You could be living your passion with just a few tweaks

Job dissatisfaction has many factors attributed to it. For example, in my previous job, I loved my workplace and the work I did, but I did not enjoy the 1.5 commute each way! If that factor was removed, I could possibly have been living my passion. I love to plan, organize, and manage tasks. I also love all things people development related, and love to get things done. I had it all in my previous role and I was good at it. However, the commute was the killer. If I could have telecommuted, I could have been living my passion! Identify the aspects of your job situation that irk you. Identify the aspects of your job situation that you love. See if there are ways you can eliminate the aspects on your irk list to spend more time doing things you love. Research has proven that when you love what you are doing, the impact on success is significantly higher.

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Your passion could be staring you in the face at your current work

The reality of our jobs today is that we graduate from college and take the job that we get. Some of us are lucky to have experienced some aspect of our future job through internships, co-ops, volunteering, or simply asking people questions. We may have an idea of what the job may entail. Others land a job that they may have not studied for or dreamed of, but over time they hone their skills and grow in their careers. These jobs could then turn into their passion. You don’t necessarily have to go look for your passion. Your current work could be your passion!

Conclusion

Passion alone is not the key to finding and staying at a job, or for finding that state of career bliss. Our passions change over time and so do our career trajectories. A combination of skills, interests/passions, commitment, hard work, social needs, and impact, govern our career bliss by combining all together!

That’s the end goal, right?

Featured photo credit: Ryan McGuire via magdeleine.co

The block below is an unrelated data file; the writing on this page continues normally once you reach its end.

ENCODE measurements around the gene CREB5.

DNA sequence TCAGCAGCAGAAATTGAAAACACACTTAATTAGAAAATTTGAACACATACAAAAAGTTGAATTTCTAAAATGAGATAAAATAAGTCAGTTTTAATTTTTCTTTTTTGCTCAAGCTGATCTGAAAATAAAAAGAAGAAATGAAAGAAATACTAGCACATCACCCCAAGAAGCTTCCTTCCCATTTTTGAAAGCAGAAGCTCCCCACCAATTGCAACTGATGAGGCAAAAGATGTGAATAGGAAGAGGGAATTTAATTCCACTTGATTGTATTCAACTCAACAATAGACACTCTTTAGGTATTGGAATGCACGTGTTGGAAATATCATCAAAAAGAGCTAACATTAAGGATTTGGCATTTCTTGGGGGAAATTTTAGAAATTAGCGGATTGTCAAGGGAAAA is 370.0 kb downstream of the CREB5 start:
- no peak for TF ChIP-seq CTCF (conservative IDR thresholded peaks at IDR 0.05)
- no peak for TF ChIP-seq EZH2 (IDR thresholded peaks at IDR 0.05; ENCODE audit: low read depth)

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Last Updated on July 22, 2019

10 Killer Cover Letter Tips to Nail Every Interview Opportunity

10 Killer Cover Letter Tips to Nail Every Interview Opportunity

A cover letter is an introduction to what will be found in the resume. In a cover letter, the applicant is able to use a conversational tone, to explain why the attached resume is worth reviewing, why the applicant is qualified, and to express that it’s the best application the reader will see for the open position.

Employers do read your cover letter, so consider the cover letter an elevator pitch. The cover letter is the overview of your professional experience. The information in the body presents the key qualifications, the things that matter. The cover letter is the “here is what will be found in my presentation”, which is the resume in this case.

Something really important to point out- a cover letter should be written from scratch each time. Great cover letters are the ones that express why the applicant is the best for the specific job being applied to. Using a general cover letter will not lead to great results.

This doesn’t mean that your cover letter should repeat your most valuable qualifications, it just means that you don’t want to recycle a templated, general letter, not specific to the position being applied to.

Here’re 10 cover letter tips to nail every interview.

1. Take a few minutes to learn about the company so that you use an appropriate tone

Like people, every company has its own culture and tone. Doing a bit of research to learn what that is will be extremely beneficial. For instance, a technology start-up has a different culture and tone than a law firm. Using the same tone for both would be a mistake.

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2. Don’t use generic cover letter terms — be specific to each company and position

Hiring managers and recruiters can easily identify generic cover letters. They read cover letters and resumes almost every day. Using words and terms like: “your company” instead of naming the actual company, and “your website” instead of “in your about us section on www.abc123.com”, are mistakes. Be as specific as possible, it’s worth the additional few minutes.

3. Address the reader directly if you can

It is an outdated practice to use “To Whom it May Concern” if you know the person that will be reviewing your documents. You may wonder how you’ll know this information; this is where attention to detail and/or a bit of research comes into play.

For example, if you are applying for a job using LinkedIn, many times, the job poster is listed within the job post. This is the person reading your documents when you “apply now”. Addressing that person directly will be much more effective than using a generic term.

4. Don’t repeat the information found in the resume

A resume is an action-based document. When presenting information in a resume, the tone isn’t conversational but leading with action instead, for example: “Analyze sales levels and trends, and initiate action as necessary to ensure attainment of sales objectives”.